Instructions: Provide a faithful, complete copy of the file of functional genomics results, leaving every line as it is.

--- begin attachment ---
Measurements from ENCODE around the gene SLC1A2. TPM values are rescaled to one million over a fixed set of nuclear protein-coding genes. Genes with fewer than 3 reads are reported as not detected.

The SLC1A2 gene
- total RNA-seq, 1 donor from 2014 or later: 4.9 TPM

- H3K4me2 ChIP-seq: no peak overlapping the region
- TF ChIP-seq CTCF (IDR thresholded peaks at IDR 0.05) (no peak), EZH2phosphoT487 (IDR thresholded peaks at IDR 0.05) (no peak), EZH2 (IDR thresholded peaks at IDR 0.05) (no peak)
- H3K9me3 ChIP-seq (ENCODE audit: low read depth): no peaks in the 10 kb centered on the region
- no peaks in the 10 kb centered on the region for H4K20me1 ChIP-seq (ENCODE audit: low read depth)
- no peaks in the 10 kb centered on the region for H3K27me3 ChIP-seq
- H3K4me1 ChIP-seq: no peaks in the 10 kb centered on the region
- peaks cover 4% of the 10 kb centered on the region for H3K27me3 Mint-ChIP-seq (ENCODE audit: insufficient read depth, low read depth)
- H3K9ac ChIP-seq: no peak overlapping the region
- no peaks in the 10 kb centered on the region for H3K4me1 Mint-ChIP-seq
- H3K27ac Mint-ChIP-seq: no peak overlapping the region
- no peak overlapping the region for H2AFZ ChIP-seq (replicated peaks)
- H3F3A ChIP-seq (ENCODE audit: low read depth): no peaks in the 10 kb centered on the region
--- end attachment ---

Measurements from ENCODE around the gene SLC1A2. TPM values are rescaled to one million over a fixed set of nuclear protein-coding genes. Genes with fewer than 3 reads are reported as not detected.

The SLC1A2 gene
- total RNA-seq, 1 donor from 2014 or later: 4.9 TPM

- H3K4me2 ChIP-seq: no peak overlapping the region
- TF ChIP-seq CTCF (IDR thresholded peaks at IDR 0.05) (no peak), EZH2phosphoT487 (IDR thresholded peaks at IDR 0.05) (no peak), EZH2 (IDR thresholded peaks at IDR 0.05) (no peak)
- H3K9me3 ChIP-seq (ENCODE audit: low read depth): no peaks in the 10 kb centered on the region
- no peaks in the 10 kb centered on the region for H4K20me1 ChIP-seq (ENCODE audit: low read depth)
- no peaks in the 10 kb centered on the region for H3K27me3 ChIP-seq
- H3K4me1 ChIP-seq: no peaks in the 10 kb centered on the region
- peaks cover 4% of the 10 kb centered on the region for H3K27me3 Mint-ChIP-seq (ENCODE audit: insufficient read depth, low read depth)
- H3K9ac ChIP-seq: no peak overlapping the region
- no peaks in the 10 kb centered on the region for H3K4me1 Mint-ChIP-seq
- H3K27ac Mint-ChIP-seq: no peak overlapping the region
- no peak overlapping the region for H2AFZ ChIP-seq (replicated peaks)
- H3F3A ChIP-seq (ENCODE audit: low read depth): no peaks in the 10 kb centered on the region